The FIA is considering standardizing the floor plank on Formula 1 cars for the 2026 season to reduce complexity and ensure fair competition. This move comes after the disqualification of Lewis Hamilton and Charles Leclerc at the United States Grand Prix for excessive wear on their car’s planks, highlighting the challenges teams face in balancing performance with regulation compliance.
Between the lines
- The FIA aims to standardize the floor plank to simplify the component for the 2026 F1 cars.
- Contention arose after Hamilton and Leclerc’s disqualification in the US Grand Prix due to plank wear.
- Teams often push the boundaries for optimal downforce, risking rule compliance and car performance.
- FIA’s head of single seaters, Nikolas Tombazis, acknowledges the fine balance between car performance and circuit responsibility.
- Previous attempts to standardize the plank were voted down by teams, but the FIA is hopeful for 2026.
The FIA’s push for standardization is a response to the complex challenges teams face with the current regulations. The floor plank, an essential part of the car’s aerodynamics, has been a point of debate, especially after incidents like the disqualifications at the United States Grand Prix. The sport’s governing body is criticized for selective scrutineering, with some teams possibly skirting the rules unnoticed.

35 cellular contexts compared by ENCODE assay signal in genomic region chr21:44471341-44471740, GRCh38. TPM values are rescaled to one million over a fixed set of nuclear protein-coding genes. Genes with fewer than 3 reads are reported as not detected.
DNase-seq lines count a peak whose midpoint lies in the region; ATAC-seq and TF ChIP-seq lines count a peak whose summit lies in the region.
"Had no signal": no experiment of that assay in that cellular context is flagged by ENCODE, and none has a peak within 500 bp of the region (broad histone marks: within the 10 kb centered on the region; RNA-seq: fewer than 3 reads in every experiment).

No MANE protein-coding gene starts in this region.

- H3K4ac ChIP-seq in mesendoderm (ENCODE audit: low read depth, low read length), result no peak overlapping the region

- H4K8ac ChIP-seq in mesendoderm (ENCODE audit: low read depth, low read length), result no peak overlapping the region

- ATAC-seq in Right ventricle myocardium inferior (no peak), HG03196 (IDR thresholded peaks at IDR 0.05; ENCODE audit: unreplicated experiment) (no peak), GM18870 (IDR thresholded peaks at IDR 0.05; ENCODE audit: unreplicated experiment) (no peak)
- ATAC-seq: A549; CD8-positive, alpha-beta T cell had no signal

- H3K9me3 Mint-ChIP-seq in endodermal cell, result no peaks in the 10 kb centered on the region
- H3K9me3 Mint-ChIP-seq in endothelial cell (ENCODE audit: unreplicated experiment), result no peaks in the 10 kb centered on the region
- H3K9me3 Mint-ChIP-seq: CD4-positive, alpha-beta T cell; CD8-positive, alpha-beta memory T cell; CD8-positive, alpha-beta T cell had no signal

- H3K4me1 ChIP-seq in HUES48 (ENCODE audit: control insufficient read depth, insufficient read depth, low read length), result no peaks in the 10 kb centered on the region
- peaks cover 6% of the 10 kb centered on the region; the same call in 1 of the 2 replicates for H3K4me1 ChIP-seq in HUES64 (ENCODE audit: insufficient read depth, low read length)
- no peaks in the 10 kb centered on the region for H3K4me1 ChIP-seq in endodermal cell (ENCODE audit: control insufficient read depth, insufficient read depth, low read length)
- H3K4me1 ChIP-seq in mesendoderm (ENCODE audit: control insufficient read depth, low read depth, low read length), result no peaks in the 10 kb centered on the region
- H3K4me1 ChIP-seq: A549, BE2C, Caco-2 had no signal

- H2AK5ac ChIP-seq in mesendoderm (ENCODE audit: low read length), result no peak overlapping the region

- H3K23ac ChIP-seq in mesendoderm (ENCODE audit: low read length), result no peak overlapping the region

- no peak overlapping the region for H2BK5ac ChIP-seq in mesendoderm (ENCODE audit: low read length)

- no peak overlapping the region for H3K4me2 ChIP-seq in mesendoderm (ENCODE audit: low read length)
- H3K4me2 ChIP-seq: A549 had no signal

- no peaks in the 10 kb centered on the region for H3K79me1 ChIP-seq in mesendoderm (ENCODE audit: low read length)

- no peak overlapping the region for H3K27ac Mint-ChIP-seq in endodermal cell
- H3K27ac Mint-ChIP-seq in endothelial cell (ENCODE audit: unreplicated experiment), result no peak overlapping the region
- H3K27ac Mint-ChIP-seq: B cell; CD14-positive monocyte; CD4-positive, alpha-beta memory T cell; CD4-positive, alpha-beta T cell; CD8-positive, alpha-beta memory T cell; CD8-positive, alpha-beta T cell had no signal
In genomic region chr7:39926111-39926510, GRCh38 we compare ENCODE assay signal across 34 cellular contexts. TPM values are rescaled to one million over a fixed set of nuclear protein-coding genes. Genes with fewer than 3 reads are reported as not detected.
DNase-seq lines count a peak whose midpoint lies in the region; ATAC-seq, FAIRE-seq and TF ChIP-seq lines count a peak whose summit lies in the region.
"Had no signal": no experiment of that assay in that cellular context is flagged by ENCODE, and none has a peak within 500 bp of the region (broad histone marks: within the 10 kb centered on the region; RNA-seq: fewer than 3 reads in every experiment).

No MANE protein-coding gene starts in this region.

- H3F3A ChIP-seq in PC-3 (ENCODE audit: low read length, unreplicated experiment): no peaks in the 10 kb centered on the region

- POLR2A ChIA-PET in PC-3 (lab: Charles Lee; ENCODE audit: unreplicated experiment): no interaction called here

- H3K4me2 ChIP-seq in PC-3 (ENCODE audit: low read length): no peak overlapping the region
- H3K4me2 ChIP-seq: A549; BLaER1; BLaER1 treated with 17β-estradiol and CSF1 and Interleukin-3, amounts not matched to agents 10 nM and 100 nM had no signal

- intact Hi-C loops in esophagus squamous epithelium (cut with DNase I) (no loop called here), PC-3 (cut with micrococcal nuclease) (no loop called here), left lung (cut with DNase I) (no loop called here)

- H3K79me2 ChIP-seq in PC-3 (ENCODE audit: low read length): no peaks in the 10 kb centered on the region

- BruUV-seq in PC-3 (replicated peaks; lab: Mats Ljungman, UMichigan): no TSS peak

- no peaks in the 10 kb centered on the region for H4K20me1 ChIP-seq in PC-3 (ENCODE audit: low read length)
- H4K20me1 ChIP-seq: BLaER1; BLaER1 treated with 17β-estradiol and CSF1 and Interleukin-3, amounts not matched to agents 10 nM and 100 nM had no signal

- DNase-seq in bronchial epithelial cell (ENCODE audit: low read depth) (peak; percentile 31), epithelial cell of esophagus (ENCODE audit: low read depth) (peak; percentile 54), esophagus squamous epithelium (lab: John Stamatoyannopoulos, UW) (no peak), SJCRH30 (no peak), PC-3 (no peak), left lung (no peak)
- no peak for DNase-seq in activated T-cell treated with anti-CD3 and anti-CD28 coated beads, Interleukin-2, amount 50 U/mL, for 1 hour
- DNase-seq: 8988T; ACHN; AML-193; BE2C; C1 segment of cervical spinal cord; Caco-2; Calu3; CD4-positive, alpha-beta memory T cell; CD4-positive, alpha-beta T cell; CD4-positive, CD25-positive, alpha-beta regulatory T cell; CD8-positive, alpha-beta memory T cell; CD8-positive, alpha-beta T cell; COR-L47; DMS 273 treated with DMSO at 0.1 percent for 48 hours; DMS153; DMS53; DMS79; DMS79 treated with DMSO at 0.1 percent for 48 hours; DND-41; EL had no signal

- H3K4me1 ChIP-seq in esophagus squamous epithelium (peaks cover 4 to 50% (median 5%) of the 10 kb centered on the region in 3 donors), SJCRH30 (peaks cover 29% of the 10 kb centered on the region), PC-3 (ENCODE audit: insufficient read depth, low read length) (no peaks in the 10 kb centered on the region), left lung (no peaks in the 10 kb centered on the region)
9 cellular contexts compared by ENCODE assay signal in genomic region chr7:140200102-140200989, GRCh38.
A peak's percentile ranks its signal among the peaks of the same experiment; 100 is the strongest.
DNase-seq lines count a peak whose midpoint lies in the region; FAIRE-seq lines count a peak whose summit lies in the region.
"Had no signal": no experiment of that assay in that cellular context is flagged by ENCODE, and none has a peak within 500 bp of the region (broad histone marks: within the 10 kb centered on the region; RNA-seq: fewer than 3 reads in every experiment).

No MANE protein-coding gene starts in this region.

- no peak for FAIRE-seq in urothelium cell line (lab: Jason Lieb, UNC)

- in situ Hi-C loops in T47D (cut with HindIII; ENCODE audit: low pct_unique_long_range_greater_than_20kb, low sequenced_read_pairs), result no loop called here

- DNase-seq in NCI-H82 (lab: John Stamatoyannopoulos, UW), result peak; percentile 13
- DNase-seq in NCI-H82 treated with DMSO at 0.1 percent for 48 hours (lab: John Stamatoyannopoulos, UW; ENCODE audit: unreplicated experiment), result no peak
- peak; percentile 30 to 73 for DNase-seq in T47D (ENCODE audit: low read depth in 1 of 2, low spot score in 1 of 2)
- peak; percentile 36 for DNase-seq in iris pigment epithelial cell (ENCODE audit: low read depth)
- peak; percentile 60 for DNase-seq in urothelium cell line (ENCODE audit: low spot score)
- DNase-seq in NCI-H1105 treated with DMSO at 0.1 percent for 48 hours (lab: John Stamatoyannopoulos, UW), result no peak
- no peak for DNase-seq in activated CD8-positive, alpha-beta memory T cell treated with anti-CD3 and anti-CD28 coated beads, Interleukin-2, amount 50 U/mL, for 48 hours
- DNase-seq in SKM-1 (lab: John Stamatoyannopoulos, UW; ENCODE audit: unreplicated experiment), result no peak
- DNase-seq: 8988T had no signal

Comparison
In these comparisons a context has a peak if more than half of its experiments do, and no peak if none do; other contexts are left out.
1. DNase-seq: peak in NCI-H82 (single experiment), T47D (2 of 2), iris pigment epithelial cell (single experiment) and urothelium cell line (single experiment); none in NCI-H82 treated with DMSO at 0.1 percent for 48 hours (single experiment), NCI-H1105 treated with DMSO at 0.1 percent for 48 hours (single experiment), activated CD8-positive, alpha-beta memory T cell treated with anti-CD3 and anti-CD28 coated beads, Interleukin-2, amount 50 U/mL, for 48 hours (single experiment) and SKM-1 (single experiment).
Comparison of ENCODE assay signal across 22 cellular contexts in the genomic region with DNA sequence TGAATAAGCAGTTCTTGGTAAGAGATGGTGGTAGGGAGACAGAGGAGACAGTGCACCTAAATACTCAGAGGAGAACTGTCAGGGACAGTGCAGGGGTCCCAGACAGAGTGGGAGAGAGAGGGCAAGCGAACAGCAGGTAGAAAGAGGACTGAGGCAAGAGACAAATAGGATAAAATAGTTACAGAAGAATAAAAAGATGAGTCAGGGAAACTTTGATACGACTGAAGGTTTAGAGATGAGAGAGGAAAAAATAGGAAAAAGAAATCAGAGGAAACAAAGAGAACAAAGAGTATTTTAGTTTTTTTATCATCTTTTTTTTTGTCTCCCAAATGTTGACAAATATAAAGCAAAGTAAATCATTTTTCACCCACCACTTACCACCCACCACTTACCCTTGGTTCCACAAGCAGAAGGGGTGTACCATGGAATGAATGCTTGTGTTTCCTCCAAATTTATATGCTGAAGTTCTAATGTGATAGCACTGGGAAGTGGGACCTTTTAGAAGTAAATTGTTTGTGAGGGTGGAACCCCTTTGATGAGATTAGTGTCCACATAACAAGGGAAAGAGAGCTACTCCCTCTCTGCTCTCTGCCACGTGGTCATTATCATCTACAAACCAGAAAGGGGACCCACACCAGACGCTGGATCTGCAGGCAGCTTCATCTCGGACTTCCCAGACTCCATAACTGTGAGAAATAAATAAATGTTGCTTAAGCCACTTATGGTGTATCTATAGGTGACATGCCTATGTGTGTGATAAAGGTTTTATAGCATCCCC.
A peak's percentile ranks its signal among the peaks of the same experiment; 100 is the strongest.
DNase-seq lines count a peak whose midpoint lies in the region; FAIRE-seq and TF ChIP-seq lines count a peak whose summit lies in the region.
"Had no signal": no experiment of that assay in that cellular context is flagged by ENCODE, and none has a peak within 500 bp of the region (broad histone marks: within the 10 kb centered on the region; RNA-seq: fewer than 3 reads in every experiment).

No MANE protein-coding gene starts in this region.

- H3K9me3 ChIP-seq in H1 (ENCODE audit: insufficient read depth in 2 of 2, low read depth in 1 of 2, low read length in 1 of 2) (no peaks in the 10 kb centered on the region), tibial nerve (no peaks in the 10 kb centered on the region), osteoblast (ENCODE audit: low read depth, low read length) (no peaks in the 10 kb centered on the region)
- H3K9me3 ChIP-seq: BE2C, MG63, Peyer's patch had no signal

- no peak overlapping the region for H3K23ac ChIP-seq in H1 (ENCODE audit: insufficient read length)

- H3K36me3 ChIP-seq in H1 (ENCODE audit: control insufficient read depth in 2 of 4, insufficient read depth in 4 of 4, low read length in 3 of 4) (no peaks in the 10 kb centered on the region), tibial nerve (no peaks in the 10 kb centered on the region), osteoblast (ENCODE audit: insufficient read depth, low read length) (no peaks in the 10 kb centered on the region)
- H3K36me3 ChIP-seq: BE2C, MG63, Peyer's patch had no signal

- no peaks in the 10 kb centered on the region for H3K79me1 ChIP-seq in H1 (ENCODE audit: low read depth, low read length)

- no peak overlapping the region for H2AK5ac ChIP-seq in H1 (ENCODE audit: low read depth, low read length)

The pursuit of performance has teams walking a tightrope, optimizing downforce while adhering to regulations. The cars’ low ride height, crucial for ground-effect aerodynamics, can lead to issues like bottoming out on bumpy tracks, as seen with Lando Norris in Las Vegas. The FIA’s Tombazis points out the dilemma between track design responsibilities and teams’ setups.
Despite the FIA’s intentions, governance processes can stall changes, as teams have voting power over such decisions. A previous proposal for a uniform skid plank was not supported enough by the teams. However, the FIA remains optimistic that for the 2026 season, they will be able to simplify the regulations in this area, which they couldn’t do for the current season.
Standardizing parts in F1 is often a contentious topic, balancing innovation with cost control and fairness. The floor plank debate exemplifies this ongoing struggle within the sport. As the FIA looks to the future, fans and teams alike are keen to see how these changes will impact the racing landscape.